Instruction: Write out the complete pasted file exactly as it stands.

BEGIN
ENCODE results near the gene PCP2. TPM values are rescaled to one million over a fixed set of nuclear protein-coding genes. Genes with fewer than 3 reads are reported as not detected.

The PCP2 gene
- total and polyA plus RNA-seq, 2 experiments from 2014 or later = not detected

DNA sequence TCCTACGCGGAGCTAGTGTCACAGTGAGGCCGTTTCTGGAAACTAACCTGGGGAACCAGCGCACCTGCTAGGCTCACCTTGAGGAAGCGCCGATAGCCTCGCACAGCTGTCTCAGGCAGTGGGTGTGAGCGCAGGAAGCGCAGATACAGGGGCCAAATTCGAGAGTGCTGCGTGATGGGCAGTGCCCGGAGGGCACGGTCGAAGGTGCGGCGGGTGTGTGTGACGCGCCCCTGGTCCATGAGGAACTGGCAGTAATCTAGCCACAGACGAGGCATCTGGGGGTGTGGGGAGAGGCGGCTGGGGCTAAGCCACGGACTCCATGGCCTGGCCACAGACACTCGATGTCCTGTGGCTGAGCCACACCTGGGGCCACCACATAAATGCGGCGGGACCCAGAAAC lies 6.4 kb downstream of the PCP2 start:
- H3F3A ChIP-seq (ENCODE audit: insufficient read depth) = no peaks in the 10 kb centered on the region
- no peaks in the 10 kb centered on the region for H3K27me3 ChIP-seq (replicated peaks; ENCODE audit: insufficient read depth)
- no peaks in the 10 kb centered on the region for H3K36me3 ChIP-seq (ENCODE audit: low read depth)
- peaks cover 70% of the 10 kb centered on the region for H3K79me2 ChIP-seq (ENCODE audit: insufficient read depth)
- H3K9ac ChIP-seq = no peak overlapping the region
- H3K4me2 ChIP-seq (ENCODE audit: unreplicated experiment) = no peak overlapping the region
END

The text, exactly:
ENCODE results near the gene PCP2. TPM values are rescaled to one million over a fixed set of nuclear protein-coding genes. Genes with fewer than 3 reads are reported as not detected.

The PCP2 gene
- total and polyA plus RNA-seq, 2 experiments from 2014 or later = not detected

DNA sequence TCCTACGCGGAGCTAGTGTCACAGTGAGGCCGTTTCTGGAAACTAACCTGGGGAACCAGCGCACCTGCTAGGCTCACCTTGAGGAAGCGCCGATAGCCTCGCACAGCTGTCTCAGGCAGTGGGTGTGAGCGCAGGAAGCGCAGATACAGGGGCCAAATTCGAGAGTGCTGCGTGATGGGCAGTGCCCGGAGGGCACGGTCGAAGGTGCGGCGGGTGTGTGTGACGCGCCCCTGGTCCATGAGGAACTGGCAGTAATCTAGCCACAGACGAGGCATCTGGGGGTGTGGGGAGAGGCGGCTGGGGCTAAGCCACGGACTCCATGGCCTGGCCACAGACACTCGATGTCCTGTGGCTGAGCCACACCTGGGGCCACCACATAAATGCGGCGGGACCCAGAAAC lies 6.4 kb downstream of the PCP2 start:
- H3F3A ChIP-seq (ENCODE audit: insufficient read depth) = no peaks in the 10 kb centered on the region
- no peaks in the 10 kb centered on the region for H3K27me3 ChIP-seq (replicated peaks; ENCODE audit: insufficient read depth)
- no peaks in the 10 kb centered on the region for H3K36me3 ChIP-seq (ENCODE audit: low read depth)
- peaks cover 70% of the 10 kb centered on the region for H3K79me2 ChIP-seq (ENCODE audit: insufficient read depth)
- H3K9ac ChIP-seq = no peak overlapping the region
- H3K4me2 ChIP-seq (ENCODE audit: unreplicated experiment) = no peak overlapping the region